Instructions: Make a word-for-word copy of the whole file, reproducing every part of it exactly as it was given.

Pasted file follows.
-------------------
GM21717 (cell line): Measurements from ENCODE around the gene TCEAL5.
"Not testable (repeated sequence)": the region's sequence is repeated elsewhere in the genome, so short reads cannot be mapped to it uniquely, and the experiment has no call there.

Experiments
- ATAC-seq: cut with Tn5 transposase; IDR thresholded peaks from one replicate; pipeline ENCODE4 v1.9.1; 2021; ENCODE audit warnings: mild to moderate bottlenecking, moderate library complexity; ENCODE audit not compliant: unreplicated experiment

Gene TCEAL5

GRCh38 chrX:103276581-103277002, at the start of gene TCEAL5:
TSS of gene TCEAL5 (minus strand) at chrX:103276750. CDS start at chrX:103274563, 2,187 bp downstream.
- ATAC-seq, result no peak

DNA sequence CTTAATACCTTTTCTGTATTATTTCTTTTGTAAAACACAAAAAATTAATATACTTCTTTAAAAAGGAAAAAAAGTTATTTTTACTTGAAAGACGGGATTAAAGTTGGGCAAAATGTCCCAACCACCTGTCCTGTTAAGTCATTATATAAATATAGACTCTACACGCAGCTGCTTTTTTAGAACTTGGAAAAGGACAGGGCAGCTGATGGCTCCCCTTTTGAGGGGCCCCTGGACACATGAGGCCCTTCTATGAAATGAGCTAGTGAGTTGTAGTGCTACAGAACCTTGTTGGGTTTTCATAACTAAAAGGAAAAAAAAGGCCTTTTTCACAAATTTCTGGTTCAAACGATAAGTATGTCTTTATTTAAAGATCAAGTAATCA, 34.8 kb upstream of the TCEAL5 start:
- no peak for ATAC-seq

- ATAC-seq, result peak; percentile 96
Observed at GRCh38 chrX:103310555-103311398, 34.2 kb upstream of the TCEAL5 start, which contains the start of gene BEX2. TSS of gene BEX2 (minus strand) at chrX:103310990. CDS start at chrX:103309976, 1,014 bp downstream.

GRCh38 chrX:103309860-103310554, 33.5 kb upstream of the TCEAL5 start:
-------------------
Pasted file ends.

GM21717 (cell line): Measurements from ENCODE around the gene TCEAL5.
"Not testable (repeated sequence)": the region's sequence is repeated elsewhere in the genome, so short reads cannot be mapped to it uniquely, and the experiment has no call there.

Experiments
- ATAC-seq: cut with Tn5 transposase; IDR thresholded peaks from one replicate; pipeline ENCODE4 v1.9.1; 2021; ENCODE audit warnings: mild to moderate bottlenecking, moderate library complexity; ENCODE audit not compliant: unreplicated experiment

Gene TCEAL5

GRCh38 chrX:103276581-103277002, at the start of gene TCEAL5:
TSS of gene TCEAL5 (minus strand) at chrX:103276750. CDS start at chrX:103274563, 2,187 bp downstream.
- ATAC-seq, result no peak

DNA sequence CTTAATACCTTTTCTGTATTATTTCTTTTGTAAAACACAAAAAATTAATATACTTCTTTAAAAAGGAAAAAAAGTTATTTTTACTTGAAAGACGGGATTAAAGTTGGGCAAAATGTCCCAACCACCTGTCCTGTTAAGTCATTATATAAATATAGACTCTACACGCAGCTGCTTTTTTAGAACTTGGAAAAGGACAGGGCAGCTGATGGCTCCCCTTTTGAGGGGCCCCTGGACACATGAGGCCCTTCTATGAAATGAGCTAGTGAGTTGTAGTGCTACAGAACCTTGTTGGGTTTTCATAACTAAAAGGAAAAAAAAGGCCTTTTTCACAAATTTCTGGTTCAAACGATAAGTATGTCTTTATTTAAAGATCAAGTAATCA, 34.8 kb upstream of the TCEAL5 start:
- no peak for ATAC-seq

- ATAC-seq, result peak; percentile 96
Observed at GRCh38 chrX:103310555-103311398, 34.2 kb upstream of the TCEAL5 start, which contains the start of gene BEX2. TSS of gene BEX2 (minus strand) at chrX:103310990. CDS start at chrX:103309976, 1,014 bp downstream.

GRCh38 chrX:103309860-103310554, 33.5 kb upstream of the TCEAL5 start: